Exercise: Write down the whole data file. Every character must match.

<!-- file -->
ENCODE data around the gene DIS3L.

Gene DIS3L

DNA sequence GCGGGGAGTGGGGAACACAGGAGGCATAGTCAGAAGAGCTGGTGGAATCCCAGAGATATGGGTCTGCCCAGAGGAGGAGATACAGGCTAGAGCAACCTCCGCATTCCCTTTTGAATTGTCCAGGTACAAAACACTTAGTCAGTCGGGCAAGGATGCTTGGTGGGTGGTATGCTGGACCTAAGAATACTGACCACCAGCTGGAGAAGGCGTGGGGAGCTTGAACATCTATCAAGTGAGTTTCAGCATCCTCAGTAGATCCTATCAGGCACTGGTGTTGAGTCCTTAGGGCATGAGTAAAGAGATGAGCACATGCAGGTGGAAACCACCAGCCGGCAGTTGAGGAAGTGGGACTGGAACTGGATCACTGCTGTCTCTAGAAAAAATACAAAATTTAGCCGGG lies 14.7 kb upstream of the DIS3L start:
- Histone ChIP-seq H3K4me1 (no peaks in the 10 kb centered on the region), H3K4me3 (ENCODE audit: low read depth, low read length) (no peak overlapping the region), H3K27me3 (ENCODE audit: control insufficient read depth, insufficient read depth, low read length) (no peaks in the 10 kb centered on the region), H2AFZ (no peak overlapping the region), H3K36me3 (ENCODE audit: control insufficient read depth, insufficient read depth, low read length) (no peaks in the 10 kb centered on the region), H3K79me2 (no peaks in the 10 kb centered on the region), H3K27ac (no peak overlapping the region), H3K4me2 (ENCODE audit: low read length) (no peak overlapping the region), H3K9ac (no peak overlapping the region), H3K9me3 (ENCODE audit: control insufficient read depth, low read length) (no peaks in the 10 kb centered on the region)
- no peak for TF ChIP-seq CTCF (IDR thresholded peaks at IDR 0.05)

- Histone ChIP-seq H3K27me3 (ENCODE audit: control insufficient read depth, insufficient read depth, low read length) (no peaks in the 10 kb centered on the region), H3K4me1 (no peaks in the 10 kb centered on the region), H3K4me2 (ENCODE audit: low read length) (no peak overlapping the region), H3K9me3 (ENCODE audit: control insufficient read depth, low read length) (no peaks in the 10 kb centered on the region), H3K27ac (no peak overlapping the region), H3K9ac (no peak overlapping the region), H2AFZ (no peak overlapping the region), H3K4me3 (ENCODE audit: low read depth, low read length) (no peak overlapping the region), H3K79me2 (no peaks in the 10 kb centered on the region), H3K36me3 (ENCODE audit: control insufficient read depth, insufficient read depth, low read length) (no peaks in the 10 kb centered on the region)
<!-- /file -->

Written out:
ENCODE data around the gene DIS3L.

Gene DIS3L

DNA sequence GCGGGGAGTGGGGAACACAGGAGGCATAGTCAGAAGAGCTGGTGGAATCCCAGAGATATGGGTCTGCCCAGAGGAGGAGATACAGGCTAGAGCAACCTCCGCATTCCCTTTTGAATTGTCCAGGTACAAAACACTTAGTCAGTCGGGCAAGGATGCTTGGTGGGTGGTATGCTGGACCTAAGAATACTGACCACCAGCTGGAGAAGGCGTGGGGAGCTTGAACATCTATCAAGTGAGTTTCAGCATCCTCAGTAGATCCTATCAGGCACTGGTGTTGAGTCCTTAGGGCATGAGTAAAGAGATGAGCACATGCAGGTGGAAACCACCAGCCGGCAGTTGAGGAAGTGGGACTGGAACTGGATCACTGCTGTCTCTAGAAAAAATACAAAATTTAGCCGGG lies 14.7 kb upstream of the DIS3L start:
- Histone ChIP-seq H3K4me1 (no peaks in the 10 kb centered on the region), H3K4me3 (ENCODE audit: low read depth, low read length) (no peak overlapping the region), H3K27me3 (ENCODE audit: control insufficient read depth, insufficient read depth, low read length) (no peaks in the 10 kb centered on the region), H2AFZ (no peak overlapping the region), H3K36me3 (ENCODE audit: control insufficient read depth, insufficient read depth, low read length) (no peaks in the 10 kb centered on the region), H3K79me2 (no peaks in the 10 kb centered on the region), H3K27ac (no peak overlapping the region), H3K4me2 (ENCODE audit: low read length) (no peak overlapping the region), H3K9ac (no peak overlapping the region), H3K9me3 (ENCODE audit: control insufficient read depth, low read length) (no peaks in the 10 kb centered on the region)
- no peak for TF ChIP-seq CTCF (IDR thresholded peaks at IDR 0.05)

- Histone ChIP-seq H3K27me3 (ENCODE audit: control insufficient read depth, insufficient read depth, low read length) (no peaks in the 10 kb centered on the region), H3K4me1 (no peaks in the 10 kb centered on the region), H3K4me2 (ENCODE audit: low read length) (no peak overlapping the region), H3K9me3 (ENCODE audit: control insufficient read depth, low read length) (no peaks in the 10 kb centered on the region), H3K27ac (no peak overlapping the region), H3K9ac (no peak overlapping the region), H2AFZ (no peak overlapping the region), H3K4me3 (ENCODE audit: low read depth, low read length) (no peak overlapping the region), H3K79me2 (no peaks in the 10 kb centered on the region), H3K36me3 (ENCODE audit: control insufficient read depth, insufficient read depth, low read length) (no peaks in the 10 kb centered on the region)